"It's still a family business," Loewen says, but it is worth substantially more, and the owner continues to have options for his eventual exit: pass the business on to his children, place the business in a trust, sell the business but retain some shares as a portfolio investment.
   The appeal of private equity appears to be growing. A recent survey into Canadian family-owned businesses by PricewaterhouseCoopers found that fewer than half the owners plan to pass the business on to the next generation, a drop from 70% in 2007. Meanwhile, of those who do anticipate a change of ownership, 33% plan to sell to a private-equity investor, up from 14% in 2007. By comparison, 22% plan to sell to a management team, PwC found.
   There are risks in joining up with private equity. The process can be rather frightening for the owners, Loewen acknowledges. That's what makes it important to choose the right partner. "Once they get in they may do the things you don't want them to do," Loewen says. Indeed, she notes, a recent study by global consulting firm McKinsey showsthat business owners' fears about a deal going wrong is well-founded, as only 20% of private-equity funds are actually posting gains. But with a well-written contract that provides the most flexibility to the business owner, if a deal goes sour, "you get a divorce," she says.
    But in a well-structured deal such as the Bermingham case, the influx of funds and corporate expertise marks a turning point for the business.
   Most Canadian family-owned businesses "could do with more measurement," Loewen notes. Once the new investors "know the drivers that make company grow, these tiny little levers turn the ship."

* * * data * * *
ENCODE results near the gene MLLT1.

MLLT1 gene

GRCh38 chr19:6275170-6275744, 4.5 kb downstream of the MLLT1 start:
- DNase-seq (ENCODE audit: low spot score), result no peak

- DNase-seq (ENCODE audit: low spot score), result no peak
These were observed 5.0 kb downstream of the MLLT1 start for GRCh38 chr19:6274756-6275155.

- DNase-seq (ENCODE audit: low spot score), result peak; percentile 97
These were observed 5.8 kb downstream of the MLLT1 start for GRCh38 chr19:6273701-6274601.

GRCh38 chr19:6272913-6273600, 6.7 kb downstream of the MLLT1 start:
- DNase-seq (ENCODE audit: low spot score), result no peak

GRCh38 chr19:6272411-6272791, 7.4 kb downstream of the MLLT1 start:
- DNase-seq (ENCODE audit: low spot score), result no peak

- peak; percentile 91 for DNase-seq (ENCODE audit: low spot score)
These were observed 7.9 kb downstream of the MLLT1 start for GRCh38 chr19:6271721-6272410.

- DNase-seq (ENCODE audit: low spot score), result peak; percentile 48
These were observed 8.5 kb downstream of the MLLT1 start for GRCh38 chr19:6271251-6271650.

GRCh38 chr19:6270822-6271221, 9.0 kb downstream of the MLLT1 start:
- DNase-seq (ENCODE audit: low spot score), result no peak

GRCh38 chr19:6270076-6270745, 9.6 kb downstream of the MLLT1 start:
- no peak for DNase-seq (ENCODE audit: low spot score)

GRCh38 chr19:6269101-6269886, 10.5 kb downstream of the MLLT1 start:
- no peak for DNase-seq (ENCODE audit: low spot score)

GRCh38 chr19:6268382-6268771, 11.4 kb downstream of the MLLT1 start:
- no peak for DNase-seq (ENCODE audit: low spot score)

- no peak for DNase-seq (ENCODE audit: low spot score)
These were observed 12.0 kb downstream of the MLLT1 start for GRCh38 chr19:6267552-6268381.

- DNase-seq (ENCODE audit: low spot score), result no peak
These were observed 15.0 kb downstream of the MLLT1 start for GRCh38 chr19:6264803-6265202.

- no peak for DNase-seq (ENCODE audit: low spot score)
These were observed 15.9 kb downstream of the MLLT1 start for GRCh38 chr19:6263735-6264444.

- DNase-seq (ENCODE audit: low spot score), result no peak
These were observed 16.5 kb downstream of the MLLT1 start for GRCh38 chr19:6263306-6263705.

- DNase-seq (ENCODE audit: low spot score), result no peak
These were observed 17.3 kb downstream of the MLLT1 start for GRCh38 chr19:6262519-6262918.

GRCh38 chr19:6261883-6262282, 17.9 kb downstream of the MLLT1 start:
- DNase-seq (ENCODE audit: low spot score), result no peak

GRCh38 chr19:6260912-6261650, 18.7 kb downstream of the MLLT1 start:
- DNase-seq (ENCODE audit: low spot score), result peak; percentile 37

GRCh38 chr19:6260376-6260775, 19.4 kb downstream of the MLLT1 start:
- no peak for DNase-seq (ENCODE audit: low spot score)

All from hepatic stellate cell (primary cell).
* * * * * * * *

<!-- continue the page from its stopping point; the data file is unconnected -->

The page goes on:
With private-equity investments, the business owners continue to run the business but obtain the professional advice of an independent board of directors. As well, she says, many owners of family businesses know a great deal about their products, but perhaps not so much about the financial and operating aspects of the business.
   -By Monica Gutschi, Dow Jones Newswires; 416-306-2017; monica.gutschi@dowjones.com
    TALK BACK: We invite readers to send us comments on this or other financial news topics. Please email us at TalkbackAmericas@dowjones.com. Readers should include their full names, work or home addresses and telephone numbers for verification purposes. We reserve the right to edit and publish your comments along with your name; we reserve the right not to publish reader comments.
 Dow Jones Newswires

The great myth is the manager as orchestra conductor.

Peter Drucker said the manager is both composer and conductor. It's very grand and
glorious, but Henry Mintzberg thinks it's a myth. It's this idea of standing on a pedestal and you wave your baton and accounting comes in, and you wave it somewhere else and marketing chimes in with accounting, and they all sound very glorious. But management is more like orchestra conducting during rehearsals, when everything is going wrong. Mintzberg researched the manager in his latest book and says:
Then there are all these lists of the qualities of the effective manager. So I said, well, for the sake of a better world, here's a comprehensive list of the qualities of an effective manager, combined from all the lists—and there are 50 or so items on it! Put kryptonite on the list, and even Superman wouldn't succeed as a manager.
So I talk about what I call "the inevitably flawed manager." We're all flawed, but basically, effective managers are people whose flaws are not fatal under the circumstances. 
Maybe the best managers are simply ordinary, healthy people who aren't too screwed up.

Doesn't anybody deserve a government that works?

What if TV political pundits decided to be positive rather than their favourite way - mocking and mean. Oprah took a different path to her talk show competitors who were going for the mean and nasty shows. Before you roll your eyes over Oprah, she a is a billionaire. Taking the positive path to push better management has always been Henry Mintzberg's strength. Here he gives his take on the nasty attitude to government in the US. I did not know the military leadership story. See what you think - here's Henry: